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From Phil Steitz <p...@steitz.com>
Subject Re: JDO2 Snapshots
Date Tue, 09 Aug 2005 03:38:06 GMT
Dittert, Eric wrote:
>> From: Noel J. Bergman [mailto:noel@devtech.com] Sent: Monday,
>> August 08, 2005 6:40 PM
>> 
>> As I said, it is about balance.  The community that we most care
>> about during Incubation is the developer community, not the
>> end-user community. I could go so far as to say that a bit of
>> inconvenience for end-users is not a bad thing because we don't
>> want *widespread* adoption by end-users until the project completes
>> Incubation.  And we certainly want end-users to know what they are
>> getting into if/when they choose to adopt a project in the 
>> Incubator.
>> 
>> I have *never* seen strong user adoption listed as a criteria.  Not
>> once. Nor would I support it as a requirement.
>> 
> 
> 
> I don't have as much historical context as others on this discussion
> but here are a few (possibly naïve) thoughts:
> 
> 1) If you discourage making releases while in incubation, aren't you
> effectively preventing projects that have, through whatever
> mechanism, already acquired a significant user base from entering the
> Apache fold (or at least making life much more difficult for them)?

Valid point here - good motivation for getting through incubation.  The 
problem is that we can't make apache releases until all the IP has been 
cleared and the project has become an apache project (see below).
> 
> 2) It seems that perhaps some people see widespread adoption as a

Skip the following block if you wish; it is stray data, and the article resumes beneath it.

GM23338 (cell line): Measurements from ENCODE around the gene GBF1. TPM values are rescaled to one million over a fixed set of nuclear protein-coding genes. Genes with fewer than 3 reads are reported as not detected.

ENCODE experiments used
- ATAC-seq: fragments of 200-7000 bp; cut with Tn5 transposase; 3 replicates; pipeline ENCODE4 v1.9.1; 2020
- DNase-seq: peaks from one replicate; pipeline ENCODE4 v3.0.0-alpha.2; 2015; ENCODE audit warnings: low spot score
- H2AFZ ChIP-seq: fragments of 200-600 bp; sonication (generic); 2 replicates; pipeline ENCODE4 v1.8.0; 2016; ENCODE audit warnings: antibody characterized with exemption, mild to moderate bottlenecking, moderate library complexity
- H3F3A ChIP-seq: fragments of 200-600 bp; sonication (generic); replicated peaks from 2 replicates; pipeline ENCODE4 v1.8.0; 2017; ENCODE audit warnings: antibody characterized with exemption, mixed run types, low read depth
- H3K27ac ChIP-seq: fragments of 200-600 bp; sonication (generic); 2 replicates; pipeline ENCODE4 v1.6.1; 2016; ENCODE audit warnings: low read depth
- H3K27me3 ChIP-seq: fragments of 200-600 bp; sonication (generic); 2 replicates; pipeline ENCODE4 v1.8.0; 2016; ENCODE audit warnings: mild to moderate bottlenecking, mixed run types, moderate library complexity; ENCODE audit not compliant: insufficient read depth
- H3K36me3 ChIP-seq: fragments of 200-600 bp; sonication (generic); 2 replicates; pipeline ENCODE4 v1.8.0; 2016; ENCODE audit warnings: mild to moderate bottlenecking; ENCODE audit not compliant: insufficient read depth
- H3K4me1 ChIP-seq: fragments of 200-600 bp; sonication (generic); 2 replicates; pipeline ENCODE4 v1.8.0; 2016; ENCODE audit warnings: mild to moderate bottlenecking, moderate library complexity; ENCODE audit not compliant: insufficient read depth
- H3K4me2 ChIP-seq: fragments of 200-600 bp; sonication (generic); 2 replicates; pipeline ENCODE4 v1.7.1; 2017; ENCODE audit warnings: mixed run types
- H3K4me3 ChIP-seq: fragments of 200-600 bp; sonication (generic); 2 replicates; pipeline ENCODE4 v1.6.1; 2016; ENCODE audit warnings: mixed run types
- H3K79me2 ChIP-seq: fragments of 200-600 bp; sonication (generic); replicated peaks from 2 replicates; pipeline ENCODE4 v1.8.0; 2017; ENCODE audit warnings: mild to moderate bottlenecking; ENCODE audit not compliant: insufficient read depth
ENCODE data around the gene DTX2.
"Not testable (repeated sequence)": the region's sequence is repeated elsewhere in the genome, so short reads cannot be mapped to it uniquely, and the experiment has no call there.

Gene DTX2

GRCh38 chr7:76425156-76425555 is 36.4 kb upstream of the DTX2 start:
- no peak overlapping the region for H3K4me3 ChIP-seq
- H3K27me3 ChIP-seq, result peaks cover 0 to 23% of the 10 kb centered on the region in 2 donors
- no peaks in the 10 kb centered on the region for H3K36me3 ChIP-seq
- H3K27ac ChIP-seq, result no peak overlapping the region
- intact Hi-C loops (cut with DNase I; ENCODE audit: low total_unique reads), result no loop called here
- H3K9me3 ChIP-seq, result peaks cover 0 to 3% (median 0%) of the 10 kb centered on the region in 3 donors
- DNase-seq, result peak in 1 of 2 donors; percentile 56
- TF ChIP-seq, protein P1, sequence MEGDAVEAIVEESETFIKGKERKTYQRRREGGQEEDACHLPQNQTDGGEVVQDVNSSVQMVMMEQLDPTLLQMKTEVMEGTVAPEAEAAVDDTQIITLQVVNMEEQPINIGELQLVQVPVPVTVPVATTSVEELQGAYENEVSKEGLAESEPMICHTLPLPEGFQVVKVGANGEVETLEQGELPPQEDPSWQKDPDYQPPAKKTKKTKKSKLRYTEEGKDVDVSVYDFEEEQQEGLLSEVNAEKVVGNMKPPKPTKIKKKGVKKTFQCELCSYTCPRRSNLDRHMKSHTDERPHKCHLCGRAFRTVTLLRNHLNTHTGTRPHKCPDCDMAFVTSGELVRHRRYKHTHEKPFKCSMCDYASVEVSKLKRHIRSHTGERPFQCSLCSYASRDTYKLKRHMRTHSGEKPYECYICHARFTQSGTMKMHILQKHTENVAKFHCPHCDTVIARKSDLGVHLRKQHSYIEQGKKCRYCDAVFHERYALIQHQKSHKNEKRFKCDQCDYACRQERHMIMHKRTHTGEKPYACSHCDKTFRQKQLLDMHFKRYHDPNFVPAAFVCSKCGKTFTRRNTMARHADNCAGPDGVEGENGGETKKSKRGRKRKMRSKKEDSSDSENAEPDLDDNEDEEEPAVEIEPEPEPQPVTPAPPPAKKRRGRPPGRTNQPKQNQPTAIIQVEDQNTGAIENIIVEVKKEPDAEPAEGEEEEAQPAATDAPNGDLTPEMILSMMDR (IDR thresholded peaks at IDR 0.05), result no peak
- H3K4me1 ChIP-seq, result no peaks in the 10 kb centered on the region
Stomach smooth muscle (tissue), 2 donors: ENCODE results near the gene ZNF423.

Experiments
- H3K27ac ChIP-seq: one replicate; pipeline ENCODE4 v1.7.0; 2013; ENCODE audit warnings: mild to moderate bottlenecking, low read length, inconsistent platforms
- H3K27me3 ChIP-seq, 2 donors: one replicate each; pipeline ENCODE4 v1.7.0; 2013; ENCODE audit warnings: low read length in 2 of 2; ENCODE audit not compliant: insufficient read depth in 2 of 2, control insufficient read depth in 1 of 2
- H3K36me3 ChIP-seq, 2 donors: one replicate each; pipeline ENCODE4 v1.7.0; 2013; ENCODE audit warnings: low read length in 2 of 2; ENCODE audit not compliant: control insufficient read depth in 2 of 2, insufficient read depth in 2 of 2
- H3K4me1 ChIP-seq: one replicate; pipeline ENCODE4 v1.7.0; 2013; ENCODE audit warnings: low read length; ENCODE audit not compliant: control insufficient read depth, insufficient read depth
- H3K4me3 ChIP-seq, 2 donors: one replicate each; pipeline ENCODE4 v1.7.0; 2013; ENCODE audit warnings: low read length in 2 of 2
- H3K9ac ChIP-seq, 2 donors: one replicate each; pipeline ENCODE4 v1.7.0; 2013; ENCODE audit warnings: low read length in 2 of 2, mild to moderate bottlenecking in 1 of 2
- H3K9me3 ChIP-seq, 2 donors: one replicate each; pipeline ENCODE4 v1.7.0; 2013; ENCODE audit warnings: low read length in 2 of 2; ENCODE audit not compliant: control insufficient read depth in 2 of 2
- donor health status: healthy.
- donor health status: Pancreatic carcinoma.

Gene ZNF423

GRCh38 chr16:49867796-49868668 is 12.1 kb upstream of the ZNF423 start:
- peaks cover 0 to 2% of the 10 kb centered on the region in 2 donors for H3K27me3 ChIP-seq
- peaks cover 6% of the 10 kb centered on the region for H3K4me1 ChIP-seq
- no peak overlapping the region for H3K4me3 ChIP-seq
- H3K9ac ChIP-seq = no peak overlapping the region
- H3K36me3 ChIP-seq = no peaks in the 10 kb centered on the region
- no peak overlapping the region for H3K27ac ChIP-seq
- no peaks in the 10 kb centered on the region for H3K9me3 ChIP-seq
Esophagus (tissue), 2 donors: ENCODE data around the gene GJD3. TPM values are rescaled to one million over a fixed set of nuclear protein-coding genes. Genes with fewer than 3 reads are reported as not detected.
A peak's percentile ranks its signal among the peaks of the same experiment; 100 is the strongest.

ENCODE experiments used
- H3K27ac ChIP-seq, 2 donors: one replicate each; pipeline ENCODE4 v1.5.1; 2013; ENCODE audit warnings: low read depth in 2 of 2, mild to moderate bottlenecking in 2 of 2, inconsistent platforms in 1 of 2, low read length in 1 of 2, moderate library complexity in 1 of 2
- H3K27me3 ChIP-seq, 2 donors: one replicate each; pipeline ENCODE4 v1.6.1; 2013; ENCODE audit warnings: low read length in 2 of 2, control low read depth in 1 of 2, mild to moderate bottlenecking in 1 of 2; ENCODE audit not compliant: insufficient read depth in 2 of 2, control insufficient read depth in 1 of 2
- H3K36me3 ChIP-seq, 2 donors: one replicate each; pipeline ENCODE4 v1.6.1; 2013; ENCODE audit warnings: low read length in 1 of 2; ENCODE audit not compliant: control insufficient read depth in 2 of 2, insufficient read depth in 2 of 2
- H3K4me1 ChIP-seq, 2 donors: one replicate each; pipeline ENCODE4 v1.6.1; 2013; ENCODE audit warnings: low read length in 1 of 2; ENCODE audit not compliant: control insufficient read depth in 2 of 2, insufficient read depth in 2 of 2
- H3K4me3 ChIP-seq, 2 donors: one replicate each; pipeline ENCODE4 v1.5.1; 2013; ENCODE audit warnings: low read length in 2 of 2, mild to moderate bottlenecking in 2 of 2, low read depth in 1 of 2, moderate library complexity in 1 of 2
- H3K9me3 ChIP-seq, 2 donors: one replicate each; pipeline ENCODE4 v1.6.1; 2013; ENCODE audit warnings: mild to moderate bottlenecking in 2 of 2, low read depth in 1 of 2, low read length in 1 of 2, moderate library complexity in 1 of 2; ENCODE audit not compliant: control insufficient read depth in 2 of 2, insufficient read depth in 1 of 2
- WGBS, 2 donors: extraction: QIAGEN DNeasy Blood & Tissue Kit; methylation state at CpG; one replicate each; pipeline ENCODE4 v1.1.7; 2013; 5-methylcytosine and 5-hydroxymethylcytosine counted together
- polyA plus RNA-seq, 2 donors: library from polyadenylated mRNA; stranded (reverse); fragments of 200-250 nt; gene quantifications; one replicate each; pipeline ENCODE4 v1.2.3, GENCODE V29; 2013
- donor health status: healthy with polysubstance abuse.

> good way to get more developers involved, and thus as a way to meet
> the community-building requirements.  Certainly it seems to me that
> the user-turned-contributor is part of the common vision/folklore of
> OSS.  Is there a subtle distinction of some kind that is being
> missed?

At the risk of attracting flames, I would like to ask out of curiosity 
what evidence we have that "release early" and "gain widespread adoption 
quickly" are indispensable prerequisites for successful *community* 
gestation. Consider maven, struts, geronimo, as examples of successful 
apache projects (from community standpoint at least ;-) that did not cut 
early releases. Has anyone ever gathered data on this?

> 3) If the point is to get projects out of incubation, aren't there
> better management techniques than restricting the ability to do
> releases?  It seems that you might be better off setting positive
> goals and demanding that they be met.

There are such goals:
http://incubator.apache.org/incubation/Incubation_Policy.html#Minimum+Exit+Requirements

IMHO, no community that has not met these requirements should be allowed 
to cut apache releases.

Phil
> 
> -- Eric
> 
> 
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